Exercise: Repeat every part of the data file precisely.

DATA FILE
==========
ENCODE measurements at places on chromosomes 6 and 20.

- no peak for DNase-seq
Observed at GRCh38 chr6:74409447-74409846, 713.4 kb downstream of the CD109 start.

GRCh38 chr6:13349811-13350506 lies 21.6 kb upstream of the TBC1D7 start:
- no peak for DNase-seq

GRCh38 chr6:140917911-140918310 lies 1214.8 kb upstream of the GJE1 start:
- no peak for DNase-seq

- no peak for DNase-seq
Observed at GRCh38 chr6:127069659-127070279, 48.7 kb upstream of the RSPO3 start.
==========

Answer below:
ENCODE measurements at places on chromosomes 6 and 20.

- no peak for DNase-seq
Observed at GRCh38 chr6:74409447-74409846, 713.4 kb downstream of the CD109 start.

GRCh38 chr6:13349811-13350506 lies 21.6 kb upstream of the TBC1D7 start:
- no peak for DNase-seq

GRCh38 chr6:140917911-140918310 lies 1214.8 kb upstream of the GJE1 start:
- no peak for DNase-seq

- no peak for DNase-seq
Observed at GRCh38 chr6:127069659-127070279, 48.7 kb upstream of the RSPO3 start.